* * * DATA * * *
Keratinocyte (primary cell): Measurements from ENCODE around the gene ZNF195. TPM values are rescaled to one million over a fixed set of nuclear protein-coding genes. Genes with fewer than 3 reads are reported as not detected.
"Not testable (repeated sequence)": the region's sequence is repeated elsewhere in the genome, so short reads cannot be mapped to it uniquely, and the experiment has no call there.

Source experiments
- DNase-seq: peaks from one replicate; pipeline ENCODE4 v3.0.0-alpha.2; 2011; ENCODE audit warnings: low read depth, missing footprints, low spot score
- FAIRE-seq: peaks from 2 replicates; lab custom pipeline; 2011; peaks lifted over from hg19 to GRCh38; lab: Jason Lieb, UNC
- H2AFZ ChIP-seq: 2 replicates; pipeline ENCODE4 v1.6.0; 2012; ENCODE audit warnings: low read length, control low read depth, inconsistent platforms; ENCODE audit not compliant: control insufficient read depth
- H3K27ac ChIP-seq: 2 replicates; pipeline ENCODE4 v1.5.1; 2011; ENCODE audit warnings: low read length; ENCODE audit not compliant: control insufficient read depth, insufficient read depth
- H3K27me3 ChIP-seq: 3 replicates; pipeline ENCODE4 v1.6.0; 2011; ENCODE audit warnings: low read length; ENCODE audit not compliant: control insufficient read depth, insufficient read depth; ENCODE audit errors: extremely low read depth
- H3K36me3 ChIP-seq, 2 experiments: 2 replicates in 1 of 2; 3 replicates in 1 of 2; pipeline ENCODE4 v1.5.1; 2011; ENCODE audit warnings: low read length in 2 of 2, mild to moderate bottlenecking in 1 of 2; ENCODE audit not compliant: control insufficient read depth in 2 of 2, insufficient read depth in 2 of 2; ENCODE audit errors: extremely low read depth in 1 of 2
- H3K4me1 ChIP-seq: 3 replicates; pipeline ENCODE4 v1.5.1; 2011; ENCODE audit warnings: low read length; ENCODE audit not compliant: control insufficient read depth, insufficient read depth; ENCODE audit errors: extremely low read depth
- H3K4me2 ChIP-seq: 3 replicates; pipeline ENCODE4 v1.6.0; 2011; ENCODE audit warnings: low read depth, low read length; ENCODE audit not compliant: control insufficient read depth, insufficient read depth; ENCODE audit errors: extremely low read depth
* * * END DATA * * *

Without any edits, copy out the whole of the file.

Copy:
Keratinocyte (primary cell): Measurements from ENCODE around the gene ZNF195. TPM values are rescaled to one million over a fixed set of nuclear protein-coding genes. Genes with fewer than 3 reads are reported as not detected.
"Not testable (repeated sequence)": the region's sequence is repeated elsewhere in the genome, so short reads cannot be mapped to it uniquely, and the experiment has no call there.

Source experiments
- DNase-seq: peaks from one replicate; pipeline ENCODE4 v3.0.0-alpha.2; 2011; ENCODE audit warnings: low read depth, missing footprints, low spot score
- FAIRE-seq: peaks from 2 replicates; lab custom pipeline; 2011; peaks lifted over from hg19 to GRCh38; lab: Jason Lieb, UNC
- H2AFZ ChIP-seq: 2 replicates; pipeline ENCODE4 v1.6.0; 2012; ENCODE audit warnings: low read length, control low read depth, inconsistent platforms; ENCODE audit not compliant: control insufficient read depth
- H3K27ac ChIP-seq: 2 replicates; pipeline ENCODE4 v1.5.1; 2011; ENCODE audit warnings: low read length; ENCODE audit not compliant: control insufficient read depth, insufficient read depth
- H3K27me3 ChIP-seq: 3 replicates; pipeline ENCODE4 v1.6.0; 2011; ENCODE audit warnings: low read length; ENCODE audit not compliant: control insufficient read depth, insufficient read depth; ENCODE audit errors: extremely low read depth
- H3K36me3 ChIP-seq, 2 experiments: 2 replicates in 1 of 2; 3 replicates in 1 of 2; pipeline ENCODE4 v1.5.1; 2011; ENCODE audit warnings: low read length in 2 of 2, mild to moderate bottlenecking in 1 of 2; ENCODE audit not compliant: control insufficient read depth in 2 of 2, insufficient read depth in 2 of 2; ENCODE audit errors: extremely low read depth in 1 of 2
- H3K4me1 ChIP-seq: 3 replicates; pipeline ENCODE4 v1.5.1; 2011; ENCODE audit warnings: low read length; ENCODE audit not compliant: control insufficient read depth, insufficient read depth; ENCODE audit errors: extremely low read depth
- H3K4me2 ChIP-seq: 3 replicates; pipeline ENCODE4 v1.6.0; 2011; ENCODE audit warnings: low read depth, low read length; ENCODE audit not compliant: control insufficient read depth, insufficient read depth; ENCODE audit errors: extremely low read depth